posted by filthy light thief at 1:52 PM on February 27, 2018

"your quota is 50,000 shot, 100,000 exiled"

That's what really gets me here, putting a face on just one of those human items. What was lost? Life moves on without them, sure, but what was lost? Heartbreaking.
posted by StickyCarpet at 1:58 PM on February 27, 2018 [1 favorite]

Those are lovely watercolors. What a waste.
posted by acrasis at 3:07 PM on February 27, 2018 [1 favorite]

until just a couple of years ago my understanding of the purge years was that it was some top-level elimination of Stalin's rivals via show trials etc, like the guy who was airbrushed out of the picture.

I think it was reading about Sorge and his refusal to return to Moscow in '37 that lead me to the Great Purge article that gave me an accurate picture of the horror of the purges -- that it was more akin to the 1918 flu epidemic or medieval smallpox outbreak -- nobody was safe, and the murders moved in waves through the entire state.
posted by Heywood Mogroot III at 6:56 PM on February 27, 2018 [3 favorites]

Thank you for the great post!

I find it very remarkable that two fairly similar purges were going on at approximately the same time, one in Nazi Germany against its own citizens of Jewish origin, and the other in Stalinist Soviet Union against its own citizens; a broad spectrum of supposed adversaries of the regime.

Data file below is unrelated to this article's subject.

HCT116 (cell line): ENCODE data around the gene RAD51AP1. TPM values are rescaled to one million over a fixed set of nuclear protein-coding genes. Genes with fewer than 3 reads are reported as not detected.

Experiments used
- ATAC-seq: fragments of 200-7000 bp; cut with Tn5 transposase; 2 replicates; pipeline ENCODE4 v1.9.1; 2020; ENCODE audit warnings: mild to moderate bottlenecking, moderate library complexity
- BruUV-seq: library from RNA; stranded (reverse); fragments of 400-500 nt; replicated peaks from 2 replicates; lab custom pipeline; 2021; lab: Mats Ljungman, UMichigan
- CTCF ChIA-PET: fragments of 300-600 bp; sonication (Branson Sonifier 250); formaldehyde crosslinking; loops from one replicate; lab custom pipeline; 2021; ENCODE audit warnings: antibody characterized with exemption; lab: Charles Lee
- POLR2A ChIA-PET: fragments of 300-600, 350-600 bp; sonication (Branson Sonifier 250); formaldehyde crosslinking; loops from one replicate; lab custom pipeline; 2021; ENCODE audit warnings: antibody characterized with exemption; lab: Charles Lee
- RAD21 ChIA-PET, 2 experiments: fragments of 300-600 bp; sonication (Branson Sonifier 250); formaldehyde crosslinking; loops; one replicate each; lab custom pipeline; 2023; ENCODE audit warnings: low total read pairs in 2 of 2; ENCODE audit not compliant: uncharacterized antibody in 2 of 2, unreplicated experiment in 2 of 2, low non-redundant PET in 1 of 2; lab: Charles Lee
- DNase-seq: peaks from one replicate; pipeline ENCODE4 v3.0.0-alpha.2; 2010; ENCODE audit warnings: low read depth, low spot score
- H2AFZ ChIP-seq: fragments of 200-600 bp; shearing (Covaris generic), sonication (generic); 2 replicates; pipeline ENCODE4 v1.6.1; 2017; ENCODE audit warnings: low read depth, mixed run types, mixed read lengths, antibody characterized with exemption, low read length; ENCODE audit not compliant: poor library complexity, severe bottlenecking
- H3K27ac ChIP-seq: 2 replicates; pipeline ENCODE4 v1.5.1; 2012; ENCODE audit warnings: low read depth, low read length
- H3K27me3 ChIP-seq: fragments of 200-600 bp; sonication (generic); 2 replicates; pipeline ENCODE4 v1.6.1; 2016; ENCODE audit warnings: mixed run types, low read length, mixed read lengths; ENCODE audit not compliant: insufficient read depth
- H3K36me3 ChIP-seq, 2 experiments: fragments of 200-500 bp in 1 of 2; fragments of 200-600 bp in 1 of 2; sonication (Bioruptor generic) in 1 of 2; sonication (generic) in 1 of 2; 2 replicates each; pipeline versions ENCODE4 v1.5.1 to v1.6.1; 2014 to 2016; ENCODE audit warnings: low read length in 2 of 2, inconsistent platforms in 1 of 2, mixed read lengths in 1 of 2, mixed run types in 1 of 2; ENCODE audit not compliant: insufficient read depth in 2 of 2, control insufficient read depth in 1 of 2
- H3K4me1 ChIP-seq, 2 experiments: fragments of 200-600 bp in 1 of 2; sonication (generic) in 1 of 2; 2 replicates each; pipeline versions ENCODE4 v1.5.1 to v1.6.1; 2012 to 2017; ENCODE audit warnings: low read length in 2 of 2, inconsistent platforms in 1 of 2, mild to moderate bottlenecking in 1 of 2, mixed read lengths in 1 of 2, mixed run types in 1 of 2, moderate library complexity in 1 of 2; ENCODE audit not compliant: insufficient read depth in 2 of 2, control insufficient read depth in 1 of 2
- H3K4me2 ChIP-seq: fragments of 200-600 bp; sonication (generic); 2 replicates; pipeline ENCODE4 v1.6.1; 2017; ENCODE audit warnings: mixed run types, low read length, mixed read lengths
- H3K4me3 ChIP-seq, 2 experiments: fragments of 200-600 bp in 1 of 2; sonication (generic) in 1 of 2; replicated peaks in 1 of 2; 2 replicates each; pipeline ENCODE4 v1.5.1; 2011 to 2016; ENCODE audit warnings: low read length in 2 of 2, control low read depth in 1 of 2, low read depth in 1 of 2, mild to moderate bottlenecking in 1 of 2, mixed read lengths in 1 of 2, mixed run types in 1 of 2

One has been the subject of much public debate for over 80 years, the other was kept under lids for most of that time. A case of Winners Write History I guess, but more importantly a reminder how something like this can happen in our societies anytime, even now.

I don't believe for one second that the people who emerged from WWI were substantially different than us in their needs and desires, that we have somehow evolved to be more humane and intelligent, and I fear we are not doing what it takes to prevent the Hitlers and Stalins of our day from rising to power.
posted by Laotic at 7:44 AM on February 28, 2018 [1 favorite]

A case of Winners Write History I guess

And continue to re-write history, in the case of Putin's Russia. That was a punch in the gut for me. Attacking Memorial is so much worse than trying to keep up statues that celebrate a dark period in the country's history - it's about erasing the fact that the country killed millions of people, of it's own people.
posted by filthy light thief at 8:17 AM on February 28, 2018 [1 favorite]

> Do you happen to know (or could you pin down) more information on the life of Eleonora Wangenheim?

Here's a page in Russian, with a photo, and here's the Google Translate version.
posted by languagehat at 12:17 PM on February 28, 2018